Greeting cards feature neighborhood scenes, help local pooches
During the week, Diane Staib can be found at Upham's Elder Service Plan in Dorchester, where she works as a geriatric social worker. On the weekends, she is usually roaming around the neighborhood, camera in hand, looking for the perfect shot that will become the latest addition to Under Dog Cards, a collection of greeting cards featuring local photography.
Diane donates about 10 percent of the proceeds from Under Dog Cards to the Boston Animal Rescue League, which she says is integral in creating responsible pet owners and preventing animal cruelty.
Diane came up with the name Under Dog Cards after discovering Dorchester's dog fighting rings. She would come across aggressive Pitbulls and Rottweilers in the neighborhood, underfed and ragged, their ears cut by their owners to make them look tougher. She used the Boston Animal Rescue League to intervene and save the dogs from abuse.
While working in the Dorchester and Roxbury communities, Diane said she often sees animals on the street and in her patients' homes that need help as well. Dogs that stay chained to fences in the backyard for days, reptiles without proper habitats, nine cats in one house fighting for food and water.
"I'm a sensitive person," said Diane. "I see these things during the day and when I go home at night they stay with me."
Diane wanted to help, so six months ago she combined her newly realized passion for photography with her desire to improve the lives of all living things in the communities where she works. She started taking photographs of old buildings, flowers, and Franklin Park. Under Dog Cards now feature scenes from the Greater Boston area, though Diane said Dorchester inspired her original idea.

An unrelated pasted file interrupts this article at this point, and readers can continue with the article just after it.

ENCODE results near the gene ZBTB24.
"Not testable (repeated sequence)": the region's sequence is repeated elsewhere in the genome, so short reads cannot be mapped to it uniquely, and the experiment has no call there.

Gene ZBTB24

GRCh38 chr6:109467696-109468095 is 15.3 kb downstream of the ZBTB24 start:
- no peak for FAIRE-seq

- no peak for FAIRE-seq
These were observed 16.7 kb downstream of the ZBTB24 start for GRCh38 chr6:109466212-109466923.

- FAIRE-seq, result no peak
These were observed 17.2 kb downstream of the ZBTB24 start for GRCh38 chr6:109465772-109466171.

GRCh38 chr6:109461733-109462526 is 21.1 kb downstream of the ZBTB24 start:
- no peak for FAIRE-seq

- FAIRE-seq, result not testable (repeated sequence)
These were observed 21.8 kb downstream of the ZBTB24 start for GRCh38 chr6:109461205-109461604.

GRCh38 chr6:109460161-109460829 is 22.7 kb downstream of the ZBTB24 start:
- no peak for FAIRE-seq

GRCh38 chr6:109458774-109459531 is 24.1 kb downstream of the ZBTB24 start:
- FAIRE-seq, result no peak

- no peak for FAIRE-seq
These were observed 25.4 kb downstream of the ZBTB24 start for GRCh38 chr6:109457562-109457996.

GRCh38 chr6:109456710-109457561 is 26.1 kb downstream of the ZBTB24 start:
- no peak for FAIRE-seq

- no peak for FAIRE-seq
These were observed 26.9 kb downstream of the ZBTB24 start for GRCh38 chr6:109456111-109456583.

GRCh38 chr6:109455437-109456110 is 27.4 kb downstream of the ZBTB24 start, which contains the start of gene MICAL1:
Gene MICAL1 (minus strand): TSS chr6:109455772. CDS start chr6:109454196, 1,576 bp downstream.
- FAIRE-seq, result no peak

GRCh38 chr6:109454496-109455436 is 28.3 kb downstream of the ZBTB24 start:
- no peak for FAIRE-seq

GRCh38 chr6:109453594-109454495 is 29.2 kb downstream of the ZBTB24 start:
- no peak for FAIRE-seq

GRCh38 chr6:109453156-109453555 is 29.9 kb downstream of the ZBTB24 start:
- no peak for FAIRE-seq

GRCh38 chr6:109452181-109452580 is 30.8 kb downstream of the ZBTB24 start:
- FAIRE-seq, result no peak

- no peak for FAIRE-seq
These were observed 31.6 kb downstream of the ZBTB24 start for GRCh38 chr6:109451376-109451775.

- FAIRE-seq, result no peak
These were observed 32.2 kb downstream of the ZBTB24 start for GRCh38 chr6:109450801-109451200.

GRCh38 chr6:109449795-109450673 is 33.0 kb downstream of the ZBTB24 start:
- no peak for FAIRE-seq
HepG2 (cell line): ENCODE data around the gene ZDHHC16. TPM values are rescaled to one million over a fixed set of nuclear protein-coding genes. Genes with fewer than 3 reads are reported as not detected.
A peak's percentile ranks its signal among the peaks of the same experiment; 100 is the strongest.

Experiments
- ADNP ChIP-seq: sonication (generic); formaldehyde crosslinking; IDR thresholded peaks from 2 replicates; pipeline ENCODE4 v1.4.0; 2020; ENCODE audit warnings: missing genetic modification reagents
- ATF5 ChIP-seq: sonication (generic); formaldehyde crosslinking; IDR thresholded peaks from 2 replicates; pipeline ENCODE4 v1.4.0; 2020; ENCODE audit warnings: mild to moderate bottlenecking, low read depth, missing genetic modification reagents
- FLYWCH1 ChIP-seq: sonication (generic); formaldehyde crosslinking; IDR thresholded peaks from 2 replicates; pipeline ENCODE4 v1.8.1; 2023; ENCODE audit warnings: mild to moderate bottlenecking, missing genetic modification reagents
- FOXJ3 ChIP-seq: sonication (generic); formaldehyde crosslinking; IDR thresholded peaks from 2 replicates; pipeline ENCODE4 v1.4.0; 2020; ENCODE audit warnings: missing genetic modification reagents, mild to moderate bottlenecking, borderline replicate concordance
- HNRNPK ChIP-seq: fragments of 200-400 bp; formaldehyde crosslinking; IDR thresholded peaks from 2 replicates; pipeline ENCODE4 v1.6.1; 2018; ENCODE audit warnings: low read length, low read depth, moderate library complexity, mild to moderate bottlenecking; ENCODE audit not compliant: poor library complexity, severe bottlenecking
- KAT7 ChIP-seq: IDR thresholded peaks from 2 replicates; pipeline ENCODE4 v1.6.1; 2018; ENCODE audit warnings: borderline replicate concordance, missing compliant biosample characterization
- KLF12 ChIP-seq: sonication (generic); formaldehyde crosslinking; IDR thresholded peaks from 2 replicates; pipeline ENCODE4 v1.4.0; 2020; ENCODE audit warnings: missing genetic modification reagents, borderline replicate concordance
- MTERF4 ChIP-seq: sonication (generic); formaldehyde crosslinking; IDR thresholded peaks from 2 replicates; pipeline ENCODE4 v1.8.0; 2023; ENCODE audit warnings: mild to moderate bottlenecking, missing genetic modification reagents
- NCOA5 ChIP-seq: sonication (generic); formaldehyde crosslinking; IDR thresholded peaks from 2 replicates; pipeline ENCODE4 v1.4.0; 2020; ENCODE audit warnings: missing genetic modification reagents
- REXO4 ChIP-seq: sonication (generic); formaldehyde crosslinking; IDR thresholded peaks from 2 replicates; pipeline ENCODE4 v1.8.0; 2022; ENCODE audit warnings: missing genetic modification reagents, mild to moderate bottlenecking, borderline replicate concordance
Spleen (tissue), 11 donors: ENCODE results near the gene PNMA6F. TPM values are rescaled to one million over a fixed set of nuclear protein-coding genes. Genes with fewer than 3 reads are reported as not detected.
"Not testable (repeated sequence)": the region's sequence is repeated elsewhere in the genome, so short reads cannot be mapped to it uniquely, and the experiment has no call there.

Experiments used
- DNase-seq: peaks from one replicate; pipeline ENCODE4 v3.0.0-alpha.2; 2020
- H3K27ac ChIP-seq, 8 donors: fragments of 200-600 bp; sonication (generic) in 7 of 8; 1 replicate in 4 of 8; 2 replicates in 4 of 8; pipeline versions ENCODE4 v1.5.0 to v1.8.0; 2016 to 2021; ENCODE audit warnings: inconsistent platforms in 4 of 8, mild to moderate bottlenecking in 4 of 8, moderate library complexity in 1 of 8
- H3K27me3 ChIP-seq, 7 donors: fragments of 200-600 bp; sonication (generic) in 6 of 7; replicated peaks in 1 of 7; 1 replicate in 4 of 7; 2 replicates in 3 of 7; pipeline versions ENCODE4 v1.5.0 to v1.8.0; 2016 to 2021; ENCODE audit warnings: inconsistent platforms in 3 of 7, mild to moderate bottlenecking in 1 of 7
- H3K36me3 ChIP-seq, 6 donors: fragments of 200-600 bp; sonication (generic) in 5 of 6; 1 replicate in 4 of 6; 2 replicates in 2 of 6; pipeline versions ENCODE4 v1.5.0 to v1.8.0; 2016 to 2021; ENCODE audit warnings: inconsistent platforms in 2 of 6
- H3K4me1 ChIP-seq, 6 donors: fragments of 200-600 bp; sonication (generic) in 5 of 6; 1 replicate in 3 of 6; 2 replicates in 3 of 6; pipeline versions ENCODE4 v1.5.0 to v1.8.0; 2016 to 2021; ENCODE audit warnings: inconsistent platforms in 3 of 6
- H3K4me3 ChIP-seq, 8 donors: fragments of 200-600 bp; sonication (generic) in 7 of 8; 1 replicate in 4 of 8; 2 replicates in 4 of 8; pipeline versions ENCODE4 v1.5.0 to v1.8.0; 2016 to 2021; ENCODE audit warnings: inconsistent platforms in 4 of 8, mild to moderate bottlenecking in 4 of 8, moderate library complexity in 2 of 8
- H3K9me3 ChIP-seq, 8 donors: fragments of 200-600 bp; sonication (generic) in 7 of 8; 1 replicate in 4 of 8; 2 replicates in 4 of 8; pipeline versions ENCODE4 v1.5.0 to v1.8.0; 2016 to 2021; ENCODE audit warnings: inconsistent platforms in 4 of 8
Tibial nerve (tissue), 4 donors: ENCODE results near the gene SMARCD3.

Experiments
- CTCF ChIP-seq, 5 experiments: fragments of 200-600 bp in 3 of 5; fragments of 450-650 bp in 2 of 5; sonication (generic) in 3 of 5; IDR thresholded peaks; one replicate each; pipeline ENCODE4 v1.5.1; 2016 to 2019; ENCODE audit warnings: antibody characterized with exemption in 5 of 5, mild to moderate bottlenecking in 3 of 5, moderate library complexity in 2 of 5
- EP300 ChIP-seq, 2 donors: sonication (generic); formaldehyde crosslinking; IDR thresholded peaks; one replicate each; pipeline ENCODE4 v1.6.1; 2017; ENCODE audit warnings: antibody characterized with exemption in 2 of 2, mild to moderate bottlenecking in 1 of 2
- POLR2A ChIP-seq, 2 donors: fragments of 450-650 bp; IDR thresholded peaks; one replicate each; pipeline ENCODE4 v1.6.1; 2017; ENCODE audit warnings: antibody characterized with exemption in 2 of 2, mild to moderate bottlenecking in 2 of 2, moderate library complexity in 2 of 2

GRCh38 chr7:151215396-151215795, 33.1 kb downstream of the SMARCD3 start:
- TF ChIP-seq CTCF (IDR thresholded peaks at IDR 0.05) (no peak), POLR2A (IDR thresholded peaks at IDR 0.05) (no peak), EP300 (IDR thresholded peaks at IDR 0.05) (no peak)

"The neighborhood is strong and people really strive to help one another," she said. "I really do find a lot of chances to take beautiful pictures here."
Based on her experiences as a social worker for more than five years, Diane knew that nine times out of 10 the animal abuse was not malicious; it came from a lack of resources and understanding of how to care for animals. "Most people aren't trying to hurt the animals," Diane said. "They get them and they don't know how much responsibility it is so they become overwhelmed."
The Boston Animal Rescue League investigates reports of animal abuse and provides education and resources to families who don't know how to care for their pets. In more severe instances of abuse, they will remove the animal and find a new home for it.
"I wanted to be able to give back and now I have a passion for it," Diane said. "I channel my energy into the cause and I think it comes through in the photos."
Under Dog Cards can be purchased at underdogcards.com or at Rhythm & Muse in Jamaica Plain. Diane has donated nearly $300 to the Boston Animal Rescue League since she started Under Dog Cards six months ago.